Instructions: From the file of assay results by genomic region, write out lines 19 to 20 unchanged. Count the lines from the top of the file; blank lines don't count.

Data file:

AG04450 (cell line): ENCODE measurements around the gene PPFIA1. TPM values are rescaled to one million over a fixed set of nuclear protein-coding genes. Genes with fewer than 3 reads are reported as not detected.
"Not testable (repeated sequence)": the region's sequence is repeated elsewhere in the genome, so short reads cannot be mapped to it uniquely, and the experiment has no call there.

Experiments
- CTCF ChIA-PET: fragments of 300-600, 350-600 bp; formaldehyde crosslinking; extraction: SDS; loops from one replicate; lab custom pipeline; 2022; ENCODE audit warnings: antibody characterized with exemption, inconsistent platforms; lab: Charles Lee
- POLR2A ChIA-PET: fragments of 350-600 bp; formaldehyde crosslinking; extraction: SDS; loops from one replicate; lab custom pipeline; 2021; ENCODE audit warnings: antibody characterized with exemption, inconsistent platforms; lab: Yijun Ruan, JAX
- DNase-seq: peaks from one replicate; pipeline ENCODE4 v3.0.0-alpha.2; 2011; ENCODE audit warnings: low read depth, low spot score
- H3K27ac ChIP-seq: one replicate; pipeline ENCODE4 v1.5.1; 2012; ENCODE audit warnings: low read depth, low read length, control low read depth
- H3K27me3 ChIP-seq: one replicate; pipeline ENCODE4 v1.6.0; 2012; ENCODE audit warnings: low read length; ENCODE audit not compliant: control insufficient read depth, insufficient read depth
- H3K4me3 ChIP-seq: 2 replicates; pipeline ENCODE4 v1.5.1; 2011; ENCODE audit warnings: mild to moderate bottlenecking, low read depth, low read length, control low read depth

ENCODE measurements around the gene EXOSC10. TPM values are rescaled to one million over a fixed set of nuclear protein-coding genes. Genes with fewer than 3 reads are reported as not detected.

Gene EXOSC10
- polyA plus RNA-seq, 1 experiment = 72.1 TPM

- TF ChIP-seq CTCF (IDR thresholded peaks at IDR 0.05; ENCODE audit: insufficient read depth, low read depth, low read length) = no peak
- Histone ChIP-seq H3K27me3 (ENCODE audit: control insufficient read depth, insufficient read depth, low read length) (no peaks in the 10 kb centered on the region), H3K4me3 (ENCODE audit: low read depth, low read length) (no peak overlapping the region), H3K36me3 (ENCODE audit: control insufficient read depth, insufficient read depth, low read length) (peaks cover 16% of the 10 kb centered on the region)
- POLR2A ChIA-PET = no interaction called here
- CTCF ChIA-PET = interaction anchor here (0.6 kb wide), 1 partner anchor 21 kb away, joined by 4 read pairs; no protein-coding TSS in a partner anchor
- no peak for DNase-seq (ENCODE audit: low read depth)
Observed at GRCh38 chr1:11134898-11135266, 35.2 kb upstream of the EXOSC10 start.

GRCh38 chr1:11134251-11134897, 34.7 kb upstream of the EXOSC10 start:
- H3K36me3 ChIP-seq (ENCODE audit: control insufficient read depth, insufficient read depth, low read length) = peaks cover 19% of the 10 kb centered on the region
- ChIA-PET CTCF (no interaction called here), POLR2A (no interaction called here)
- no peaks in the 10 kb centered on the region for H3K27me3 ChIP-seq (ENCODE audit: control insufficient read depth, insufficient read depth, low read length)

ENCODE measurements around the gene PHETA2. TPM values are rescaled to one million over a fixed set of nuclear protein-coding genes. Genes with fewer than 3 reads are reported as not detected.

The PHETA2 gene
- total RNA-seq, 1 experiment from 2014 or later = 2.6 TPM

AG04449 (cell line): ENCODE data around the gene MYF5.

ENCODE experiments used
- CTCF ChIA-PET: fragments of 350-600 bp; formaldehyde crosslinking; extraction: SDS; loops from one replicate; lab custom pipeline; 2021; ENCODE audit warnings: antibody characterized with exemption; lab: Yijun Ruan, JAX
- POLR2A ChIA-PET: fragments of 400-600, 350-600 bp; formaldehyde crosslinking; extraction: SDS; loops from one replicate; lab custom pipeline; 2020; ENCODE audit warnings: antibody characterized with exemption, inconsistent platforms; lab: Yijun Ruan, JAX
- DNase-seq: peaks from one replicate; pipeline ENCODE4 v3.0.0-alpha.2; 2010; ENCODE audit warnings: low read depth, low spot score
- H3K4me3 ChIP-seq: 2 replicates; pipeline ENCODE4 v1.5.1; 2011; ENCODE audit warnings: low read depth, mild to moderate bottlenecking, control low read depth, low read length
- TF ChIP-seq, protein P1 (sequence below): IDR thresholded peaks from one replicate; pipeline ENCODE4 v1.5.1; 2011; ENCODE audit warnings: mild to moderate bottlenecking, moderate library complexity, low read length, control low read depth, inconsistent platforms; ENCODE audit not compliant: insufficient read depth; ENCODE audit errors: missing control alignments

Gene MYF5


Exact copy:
GRCh38 chr1:11134251-11134897, 34.7 kb upstream of the EXOSC10 start:
- H3K36me3 ChIP-seq (ENCODE audit: control insufficient read depth, insufficient read depth, low read length) = peaks cover 19% of the 10 kb centered on the region